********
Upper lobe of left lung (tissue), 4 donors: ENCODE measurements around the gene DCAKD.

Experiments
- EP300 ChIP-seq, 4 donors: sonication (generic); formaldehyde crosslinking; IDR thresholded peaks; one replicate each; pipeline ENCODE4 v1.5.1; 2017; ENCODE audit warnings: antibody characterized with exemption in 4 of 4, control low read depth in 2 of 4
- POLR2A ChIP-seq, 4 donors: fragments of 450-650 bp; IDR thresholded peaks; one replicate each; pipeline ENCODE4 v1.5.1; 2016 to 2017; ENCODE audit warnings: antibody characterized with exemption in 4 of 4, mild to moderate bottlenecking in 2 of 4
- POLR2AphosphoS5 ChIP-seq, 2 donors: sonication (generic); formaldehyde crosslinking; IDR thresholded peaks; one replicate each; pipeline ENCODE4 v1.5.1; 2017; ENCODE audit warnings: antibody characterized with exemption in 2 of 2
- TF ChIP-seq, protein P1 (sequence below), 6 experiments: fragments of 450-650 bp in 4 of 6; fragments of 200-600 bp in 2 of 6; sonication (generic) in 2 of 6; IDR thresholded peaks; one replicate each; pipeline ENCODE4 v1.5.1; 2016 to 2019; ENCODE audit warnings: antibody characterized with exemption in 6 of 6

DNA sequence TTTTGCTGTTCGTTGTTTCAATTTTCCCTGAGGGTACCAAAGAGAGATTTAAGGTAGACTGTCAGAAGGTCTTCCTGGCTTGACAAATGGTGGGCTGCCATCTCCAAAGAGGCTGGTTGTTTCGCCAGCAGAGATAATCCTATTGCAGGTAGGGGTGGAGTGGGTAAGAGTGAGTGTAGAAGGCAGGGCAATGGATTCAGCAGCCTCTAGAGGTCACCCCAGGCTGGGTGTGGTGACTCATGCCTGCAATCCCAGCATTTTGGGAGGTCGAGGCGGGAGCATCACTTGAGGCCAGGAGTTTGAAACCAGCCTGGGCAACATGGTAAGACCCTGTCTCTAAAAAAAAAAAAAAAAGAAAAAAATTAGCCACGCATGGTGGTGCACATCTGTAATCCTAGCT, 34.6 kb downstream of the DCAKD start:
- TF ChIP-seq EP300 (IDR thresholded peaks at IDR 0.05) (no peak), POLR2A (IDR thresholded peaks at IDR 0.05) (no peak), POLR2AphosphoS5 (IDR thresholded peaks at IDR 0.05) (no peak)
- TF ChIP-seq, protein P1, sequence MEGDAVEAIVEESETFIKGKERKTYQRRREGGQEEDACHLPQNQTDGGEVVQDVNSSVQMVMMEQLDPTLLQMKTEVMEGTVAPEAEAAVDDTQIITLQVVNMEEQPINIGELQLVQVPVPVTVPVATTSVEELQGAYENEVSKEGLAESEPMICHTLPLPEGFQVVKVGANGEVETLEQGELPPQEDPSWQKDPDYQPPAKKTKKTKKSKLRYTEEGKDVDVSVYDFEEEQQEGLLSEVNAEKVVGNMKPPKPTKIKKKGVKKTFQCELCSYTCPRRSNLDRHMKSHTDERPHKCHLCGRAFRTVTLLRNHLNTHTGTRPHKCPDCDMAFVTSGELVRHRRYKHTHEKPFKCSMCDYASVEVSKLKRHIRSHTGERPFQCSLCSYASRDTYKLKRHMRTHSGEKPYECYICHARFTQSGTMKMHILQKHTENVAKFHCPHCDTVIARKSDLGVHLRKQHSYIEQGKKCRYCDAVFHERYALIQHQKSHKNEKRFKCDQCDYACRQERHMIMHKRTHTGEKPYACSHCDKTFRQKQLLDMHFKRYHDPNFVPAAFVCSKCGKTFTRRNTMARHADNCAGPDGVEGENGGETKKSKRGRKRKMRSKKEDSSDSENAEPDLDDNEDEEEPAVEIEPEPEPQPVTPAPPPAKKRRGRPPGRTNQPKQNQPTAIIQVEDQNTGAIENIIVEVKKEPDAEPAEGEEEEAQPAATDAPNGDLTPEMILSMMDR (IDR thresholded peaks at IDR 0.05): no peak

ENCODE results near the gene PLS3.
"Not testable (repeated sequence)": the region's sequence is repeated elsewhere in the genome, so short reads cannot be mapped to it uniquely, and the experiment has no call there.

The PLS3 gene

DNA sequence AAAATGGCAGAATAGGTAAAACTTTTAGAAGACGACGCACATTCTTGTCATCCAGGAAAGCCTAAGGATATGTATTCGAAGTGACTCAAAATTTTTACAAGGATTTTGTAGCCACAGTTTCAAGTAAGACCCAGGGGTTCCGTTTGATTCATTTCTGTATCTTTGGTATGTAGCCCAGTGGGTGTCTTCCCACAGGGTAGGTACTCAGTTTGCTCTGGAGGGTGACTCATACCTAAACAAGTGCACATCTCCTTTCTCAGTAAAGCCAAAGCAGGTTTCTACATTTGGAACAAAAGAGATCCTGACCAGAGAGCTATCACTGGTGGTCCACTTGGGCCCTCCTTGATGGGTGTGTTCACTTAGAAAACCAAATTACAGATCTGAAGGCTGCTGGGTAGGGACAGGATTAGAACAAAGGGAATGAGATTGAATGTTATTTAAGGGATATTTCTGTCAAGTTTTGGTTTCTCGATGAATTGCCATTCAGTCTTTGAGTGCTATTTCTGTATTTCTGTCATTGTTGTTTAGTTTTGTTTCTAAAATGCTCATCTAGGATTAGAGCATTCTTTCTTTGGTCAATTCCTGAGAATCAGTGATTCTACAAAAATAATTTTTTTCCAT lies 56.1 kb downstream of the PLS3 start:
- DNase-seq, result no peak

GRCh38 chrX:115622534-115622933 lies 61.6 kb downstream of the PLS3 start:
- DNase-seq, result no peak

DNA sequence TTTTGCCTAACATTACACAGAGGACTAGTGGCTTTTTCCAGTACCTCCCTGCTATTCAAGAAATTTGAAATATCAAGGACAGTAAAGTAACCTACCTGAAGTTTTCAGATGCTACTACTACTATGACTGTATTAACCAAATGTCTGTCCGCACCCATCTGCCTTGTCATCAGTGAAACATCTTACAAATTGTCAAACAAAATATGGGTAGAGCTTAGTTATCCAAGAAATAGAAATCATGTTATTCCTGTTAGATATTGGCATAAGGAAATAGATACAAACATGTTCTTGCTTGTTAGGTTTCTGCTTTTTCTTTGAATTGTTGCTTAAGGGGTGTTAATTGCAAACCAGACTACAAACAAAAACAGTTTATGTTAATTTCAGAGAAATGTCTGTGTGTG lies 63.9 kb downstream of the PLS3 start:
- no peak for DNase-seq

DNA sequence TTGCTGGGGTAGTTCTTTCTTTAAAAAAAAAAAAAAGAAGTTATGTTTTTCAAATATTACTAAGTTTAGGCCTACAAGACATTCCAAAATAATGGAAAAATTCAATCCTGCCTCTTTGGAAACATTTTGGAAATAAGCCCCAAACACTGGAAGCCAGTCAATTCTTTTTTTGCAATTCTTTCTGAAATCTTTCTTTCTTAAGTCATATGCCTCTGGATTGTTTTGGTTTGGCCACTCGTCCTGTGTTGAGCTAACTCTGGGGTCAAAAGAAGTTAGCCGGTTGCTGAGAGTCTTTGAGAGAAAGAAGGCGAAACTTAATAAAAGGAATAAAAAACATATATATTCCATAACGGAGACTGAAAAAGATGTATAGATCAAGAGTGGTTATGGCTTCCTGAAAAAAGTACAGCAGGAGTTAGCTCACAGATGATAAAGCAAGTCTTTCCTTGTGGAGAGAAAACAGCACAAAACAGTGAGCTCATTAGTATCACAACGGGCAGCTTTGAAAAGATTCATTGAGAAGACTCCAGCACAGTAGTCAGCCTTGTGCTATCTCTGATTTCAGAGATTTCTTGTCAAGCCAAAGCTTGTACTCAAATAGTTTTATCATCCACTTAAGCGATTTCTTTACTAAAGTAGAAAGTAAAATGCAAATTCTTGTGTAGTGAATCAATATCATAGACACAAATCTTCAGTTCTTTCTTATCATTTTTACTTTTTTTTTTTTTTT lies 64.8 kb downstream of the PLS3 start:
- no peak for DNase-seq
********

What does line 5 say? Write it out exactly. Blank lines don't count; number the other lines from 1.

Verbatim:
- POLR2AphosphoS5 ChIP-seq, 2 donors: sonication (generic); formaldehyde crosslinking; IDR thresholded peaks; one replicate each; pipeline ENCODE4 v1.5.1; 2017; ENCODE audit warnings: antibody characterized with exemption in 2 of 2